The EU's intransigence is causing grave disappointment among African delegates heading to Hong Kong. Claire Akamanzi, the Rwandan delegate and the Chair of the African Group on Services, said that very little was on offer and that it was ëunacceptable' to African nations.
'Not much has been offered on agriculture and the EU is aggressively pursuing its own agenda on services which are not appropriate for Africa. As we are not expecting the EU to change its stance on agriculture or to pull back from its demands on services, there is unlikely to be a proper agreement reached at Hong Kong,' she said.
In its pre-WTO report, Serving the Rich: How the EU will wreck the WTO talks (downloadable *.PDF document), Christian Aid has alleged that the EU is trying to shift attention from agriculture to services and to push through an aggressive liberalising agenda that will cause untold damage to the lives of millions of poor people.
If services are liberalised, poor countries fear they will be taken over by large multinational companies who will recoup their costs by charging fees that will be well out of reach of the poorest people.
The report gives two examples of this happening: in Bolivia over water privatisation and in Kenya over health insurance. In both cases, poor people are suffering as a result of unnecessary privatisations and liberalisation.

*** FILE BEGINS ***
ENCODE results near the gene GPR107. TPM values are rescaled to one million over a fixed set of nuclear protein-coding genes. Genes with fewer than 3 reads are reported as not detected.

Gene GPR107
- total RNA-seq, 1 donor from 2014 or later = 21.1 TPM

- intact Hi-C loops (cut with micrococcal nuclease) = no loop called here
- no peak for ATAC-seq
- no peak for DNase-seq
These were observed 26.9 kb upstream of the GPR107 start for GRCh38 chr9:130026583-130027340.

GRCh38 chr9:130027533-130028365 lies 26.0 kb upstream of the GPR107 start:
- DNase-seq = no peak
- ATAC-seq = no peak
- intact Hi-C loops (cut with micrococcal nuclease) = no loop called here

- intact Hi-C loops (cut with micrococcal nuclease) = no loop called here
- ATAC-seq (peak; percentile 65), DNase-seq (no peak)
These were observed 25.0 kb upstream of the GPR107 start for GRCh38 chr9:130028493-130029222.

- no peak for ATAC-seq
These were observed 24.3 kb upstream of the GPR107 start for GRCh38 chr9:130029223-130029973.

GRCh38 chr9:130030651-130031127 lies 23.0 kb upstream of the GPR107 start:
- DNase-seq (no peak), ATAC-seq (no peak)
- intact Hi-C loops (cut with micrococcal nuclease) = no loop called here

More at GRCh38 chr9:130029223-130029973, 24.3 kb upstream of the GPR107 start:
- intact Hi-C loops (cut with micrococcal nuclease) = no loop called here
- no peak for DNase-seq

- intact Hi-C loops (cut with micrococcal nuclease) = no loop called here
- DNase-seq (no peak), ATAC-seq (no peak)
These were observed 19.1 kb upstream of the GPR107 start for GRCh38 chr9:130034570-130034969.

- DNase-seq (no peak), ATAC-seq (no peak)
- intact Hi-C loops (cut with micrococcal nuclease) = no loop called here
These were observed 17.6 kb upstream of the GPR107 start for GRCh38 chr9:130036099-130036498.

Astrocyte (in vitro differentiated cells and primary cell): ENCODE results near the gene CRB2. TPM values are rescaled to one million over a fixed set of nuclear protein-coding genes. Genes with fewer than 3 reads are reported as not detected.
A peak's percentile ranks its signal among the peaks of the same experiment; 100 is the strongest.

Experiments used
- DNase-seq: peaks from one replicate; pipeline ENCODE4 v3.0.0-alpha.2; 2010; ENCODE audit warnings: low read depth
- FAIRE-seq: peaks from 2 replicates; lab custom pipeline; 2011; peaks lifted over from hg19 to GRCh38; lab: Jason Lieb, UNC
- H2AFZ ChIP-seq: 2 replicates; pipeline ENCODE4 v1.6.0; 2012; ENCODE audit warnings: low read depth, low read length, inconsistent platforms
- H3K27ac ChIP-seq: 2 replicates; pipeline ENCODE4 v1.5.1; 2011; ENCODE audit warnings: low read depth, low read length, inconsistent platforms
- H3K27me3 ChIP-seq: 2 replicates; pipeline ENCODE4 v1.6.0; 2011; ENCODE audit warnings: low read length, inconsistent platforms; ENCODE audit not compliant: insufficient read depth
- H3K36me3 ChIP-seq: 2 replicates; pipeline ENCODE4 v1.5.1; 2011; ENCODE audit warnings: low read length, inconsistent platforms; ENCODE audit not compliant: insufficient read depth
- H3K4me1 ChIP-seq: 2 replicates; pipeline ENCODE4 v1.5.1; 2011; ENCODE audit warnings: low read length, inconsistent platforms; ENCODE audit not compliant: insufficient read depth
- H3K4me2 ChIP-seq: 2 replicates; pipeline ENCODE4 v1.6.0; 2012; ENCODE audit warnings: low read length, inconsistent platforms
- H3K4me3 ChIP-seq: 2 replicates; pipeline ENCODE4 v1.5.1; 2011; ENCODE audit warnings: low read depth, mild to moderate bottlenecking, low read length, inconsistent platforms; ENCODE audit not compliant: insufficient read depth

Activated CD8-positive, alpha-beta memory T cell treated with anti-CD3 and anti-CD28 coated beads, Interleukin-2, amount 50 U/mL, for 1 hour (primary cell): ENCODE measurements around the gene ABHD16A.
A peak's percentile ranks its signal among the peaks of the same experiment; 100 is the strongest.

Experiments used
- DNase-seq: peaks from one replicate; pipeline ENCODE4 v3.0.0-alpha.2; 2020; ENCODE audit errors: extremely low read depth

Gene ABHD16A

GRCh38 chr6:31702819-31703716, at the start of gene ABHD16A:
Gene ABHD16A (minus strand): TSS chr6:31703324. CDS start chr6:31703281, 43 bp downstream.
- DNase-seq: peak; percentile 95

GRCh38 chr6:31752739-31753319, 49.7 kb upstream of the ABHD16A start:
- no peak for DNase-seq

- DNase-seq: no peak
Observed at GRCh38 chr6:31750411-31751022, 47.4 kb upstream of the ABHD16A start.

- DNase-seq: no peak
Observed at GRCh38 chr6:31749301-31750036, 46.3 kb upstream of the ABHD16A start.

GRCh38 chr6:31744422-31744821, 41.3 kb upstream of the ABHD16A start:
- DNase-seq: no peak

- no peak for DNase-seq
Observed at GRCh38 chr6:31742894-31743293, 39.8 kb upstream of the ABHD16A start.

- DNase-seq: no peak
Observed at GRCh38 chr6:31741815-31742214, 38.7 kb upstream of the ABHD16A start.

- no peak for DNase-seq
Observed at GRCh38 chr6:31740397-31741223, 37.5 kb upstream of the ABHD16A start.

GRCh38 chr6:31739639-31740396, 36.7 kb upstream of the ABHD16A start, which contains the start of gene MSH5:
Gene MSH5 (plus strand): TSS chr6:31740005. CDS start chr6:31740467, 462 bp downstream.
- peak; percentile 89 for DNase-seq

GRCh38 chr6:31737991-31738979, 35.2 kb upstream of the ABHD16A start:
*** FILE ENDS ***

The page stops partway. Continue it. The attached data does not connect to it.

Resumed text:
For the EU, gains in services are the quid pro quo for losses in agricultural subsidies - one will not be acceptable without the other. Christian Aid reveals that the EU has tabled 106 revised ërequests' with other WTO members indicating precisely which service sectors it wishes to see them open up.
Christian Aid has obtained leaked copies of five of the EU's confidential-request documents. They expose its desire to ensure that European services companies gain access to fragile financial and public-utilities markets in some of the world's poorest nations.
The leaked documents show beyond doubt that the EU is determined to thrust aggressively for the liberalisation of vital services such as banking, insurance, mail, water, environmental services and all kinds of retailing.
It is also demanding that poor countries deliver up areas such as legal services, freight transport, architectural services, restaurant services and travel agencies. Many of these intrude into sectors where the state has traditionally played a pivotal role either for free or at reduced fees for the poor.
[Also on Ekklesia: Archbishop and unions back trade justice in Hong Kong; Chancellor tells churches 2005 is 'make or break' for world poverty; Christians push World Trade Organization for justice; Christian Aid laments receding trade talk hopes; Thousands call for just global trade in mass lobby of Parliament; Trade justice event to be biggest lobby this year; Santa tells Tony Blair to Make Poverty History; Christian Aid says European Union is bullying the global poor; Chancellor warns Christians that global justice will take a big haul; UK chancellor to address Christians in run up to WTO talks; G8 outcome disappoints poverty and ecology lobbies]